DiLorenzo & Rush | Counselors of Law
Stepping Up & Standing Out

Can a medical condition lead to a DUI arrest?

On Behalf of | May 16, 2024 | Criminal Defense

Allegations of drunk driving can threaten to derail life as you know it. The simple fact that you’ve been alleged to have committed a crime can damage your reputation and your standing in the community. A conviction can lead to jail time, suspension or revocation of your driving privileges, and court costs and fees.

Your record might also affect your current employment and your ability to secure another job. That’s why it’s important that you do everything in your power to protect your freedom and clear your name. But how do you go about doing that?

One option is to look at how your medical conditions may have affected your breath test or field sobriety test results. Depending on your circumstances, this could be a winning argument in your drunk driving defense. Let’s take a closer look.

Medical condition that could lead to erroneous drunk driving charges

Many people don’t realize that there are several medical conditions that can impact your performance during field sobriety tests. Other conditions can even lead to false positives on breath tests. In either circumstance, you could be subjected to an erroneous DUI arrest. Here are some medical conditions that may have an impact on your case:

  • Diabetes: Individuals who suffer from diabetes can become hypoglycemic, which is a significant drop in your blood sugar level. This can result in slurred speech, lack of balance, and confusion, any one of which can be confused for intoxication. Adverse reactions to insulin can also occur, resulting in similar symptoms. Diabetics can also have high levels of acetone in their breath, which can give an artificially high breath test result.
  • Heart conditions: Several heart conditions create symptoms that can be confused for drunkenness. An individual who has a heart condition can become dizzy, sweat excessively, and struggle with coordination. This can make it hard for them to pass field sobriety tests, and an uninformed police officer might mistake their demeanor as just another gauge of intoxication.
  • Epilepsy: This condition causes sudden seizures. When one of these seizures occurs during driving and a DUI stop or a crash results, the epileptic might appear impaired given their confusion and disorientation after their seizure. An officer might be quick to chalk these behaviors up to intoxication.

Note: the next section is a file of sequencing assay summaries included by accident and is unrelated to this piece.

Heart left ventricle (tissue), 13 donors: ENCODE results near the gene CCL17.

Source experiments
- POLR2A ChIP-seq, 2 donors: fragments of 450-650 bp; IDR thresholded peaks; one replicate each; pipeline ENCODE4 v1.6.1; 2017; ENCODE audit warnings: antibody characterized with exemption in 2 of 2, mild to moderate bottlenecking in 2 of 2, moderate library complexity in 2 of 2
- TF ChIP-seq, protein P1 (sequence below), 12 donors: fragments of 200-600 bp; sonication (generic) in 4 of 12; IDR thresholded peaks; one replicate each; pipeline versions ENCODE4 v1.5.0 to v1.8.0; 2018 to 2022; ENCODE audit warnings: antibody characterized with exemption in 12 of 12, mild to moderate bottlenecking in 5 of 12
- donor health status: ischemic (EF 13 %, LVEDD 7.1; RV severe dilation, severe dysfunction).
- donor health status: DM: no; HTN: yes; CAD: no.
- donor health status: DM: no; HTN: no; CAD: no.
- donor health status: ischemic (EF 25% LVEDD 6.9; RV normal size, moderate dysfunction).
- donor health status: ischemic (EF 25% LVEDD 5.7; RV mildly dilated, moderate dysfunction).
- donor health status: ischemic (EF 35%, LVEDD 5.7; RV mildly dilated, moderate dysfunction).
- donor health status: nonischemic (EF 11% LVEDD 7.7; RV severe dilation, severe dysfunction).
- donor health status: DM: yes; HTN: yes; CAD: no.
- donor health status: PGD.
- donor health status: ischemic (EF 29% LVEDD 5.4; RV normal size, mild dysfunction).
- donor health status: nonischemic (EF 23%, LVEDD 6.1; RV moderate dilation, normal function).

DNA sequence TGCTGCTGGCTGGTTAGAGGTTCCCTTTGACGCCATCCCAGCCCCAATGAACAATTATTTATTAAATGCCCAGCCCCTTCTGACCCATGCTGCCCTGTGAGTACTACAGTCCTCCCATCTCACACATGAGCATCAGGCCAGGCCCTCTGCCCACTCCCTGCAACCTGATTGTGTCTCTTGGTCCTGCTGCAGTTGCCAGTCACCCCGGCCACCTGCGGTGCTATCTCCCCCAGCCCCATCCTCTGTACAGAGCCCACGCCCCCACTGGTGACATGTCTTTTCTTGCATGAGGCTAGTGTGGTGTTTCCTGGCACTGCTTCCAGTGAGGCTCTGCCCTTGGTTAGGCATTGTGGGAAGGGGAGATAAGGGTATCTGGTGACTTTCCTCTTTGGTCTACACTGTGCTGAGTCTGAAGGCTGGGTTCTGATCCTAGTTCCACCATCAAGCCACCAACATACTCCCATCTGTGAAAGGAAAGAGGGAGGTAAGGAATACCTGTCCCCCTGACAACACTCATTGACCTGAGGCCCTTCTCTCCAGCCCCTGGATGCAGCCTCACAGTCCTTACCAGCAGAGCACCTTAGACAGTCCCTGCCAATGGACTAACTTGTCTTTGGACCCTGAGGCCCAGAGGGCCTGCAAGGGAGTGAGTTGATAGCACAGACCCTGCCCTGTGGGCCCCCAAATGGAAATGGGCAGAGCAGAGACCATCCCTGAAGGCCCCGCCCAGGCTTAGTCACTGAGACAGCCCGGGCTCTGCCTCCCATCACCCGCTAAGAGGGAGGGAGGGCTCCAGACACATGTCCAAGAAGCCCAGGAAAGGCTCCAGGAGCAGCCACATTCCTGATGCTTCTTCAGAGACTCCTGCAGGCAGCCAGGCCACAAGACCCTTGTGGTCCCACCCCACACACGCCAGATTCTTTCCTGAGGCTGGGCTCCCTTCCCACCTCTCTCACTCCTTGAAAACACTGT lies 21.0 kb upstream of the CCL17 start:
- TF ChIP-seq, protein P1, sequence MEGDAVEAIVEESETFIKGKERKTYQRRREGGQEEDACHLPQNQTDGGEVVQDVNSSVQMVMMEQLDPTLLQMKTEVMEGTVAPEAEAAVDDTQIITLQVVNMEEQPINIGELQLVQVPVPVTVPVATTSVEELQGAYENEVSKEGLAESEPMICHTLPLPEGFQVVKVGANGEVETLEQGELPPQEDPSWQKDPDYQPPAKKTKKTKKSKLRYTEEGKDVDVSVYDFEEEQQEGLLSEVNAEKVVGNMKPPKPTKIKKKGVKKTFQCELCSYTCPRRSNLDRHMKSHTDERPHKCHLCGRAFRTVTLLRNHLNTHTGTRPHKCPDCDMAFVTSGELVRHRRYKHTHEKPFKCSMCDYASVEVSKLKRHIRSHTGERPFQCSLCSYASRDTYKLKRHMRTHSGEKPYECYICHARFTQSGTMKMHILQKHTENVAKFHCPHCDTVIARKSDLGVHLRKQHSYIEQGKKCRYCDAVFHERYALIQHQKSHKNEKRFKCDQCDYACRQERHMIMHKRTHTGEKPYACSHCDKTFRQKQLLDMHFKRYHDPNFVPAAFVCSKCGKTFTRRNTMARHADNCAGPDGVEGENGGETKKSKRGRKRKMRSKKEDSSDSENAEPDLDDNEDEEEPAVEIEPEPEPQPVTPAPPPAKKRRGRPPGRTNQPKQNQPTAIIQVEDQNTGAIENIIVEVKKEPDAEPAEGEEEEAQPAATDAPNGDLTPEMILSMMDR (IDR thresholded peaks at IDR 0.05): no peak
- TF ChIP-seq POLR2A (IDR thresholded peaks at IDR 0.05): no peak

• Neurological disorders: Some conditions that impact the brain can negatively impact one’s balance and their steadiness, meaning that they might exhibit tremors similar to those that are associated with heavy drinkers.
  • Traumatic brain injury: Those who have suffered a traumatic brain injury can also experience bouts of confusion, irritability, and loss of balance. Any one of these behaviors can cause an individual to fail a field sobriety test.
  • Gastrointestinal issues: Several of these conditions cause alcohol vapors to escape the stomach and reside in the mouth. As a result, a breath test conducted on someone with one these conditions may return artificially high results.
  • Dental issues: Some dental conditions can lead to alcohol-releasing bacteria developing in the mouth. This can skew breath test results.

Be thorough in building your drunk driving criminal defense

There’s a good chance that the prosecution is going to try to pressure you into pleading guilty in your drunk driving case. Regardless of how good the plea deal looks, though, you shouldn’t act on it until you’ve fully assessed your criminal defense options.

After all, there may be effective strategies that you can use to obtain an acquittal or pressure the prosecution into reducing or even dismissing the charges levied against you. So, be diligent and be thorough in building the aggressive drunk driving defense you need on your side.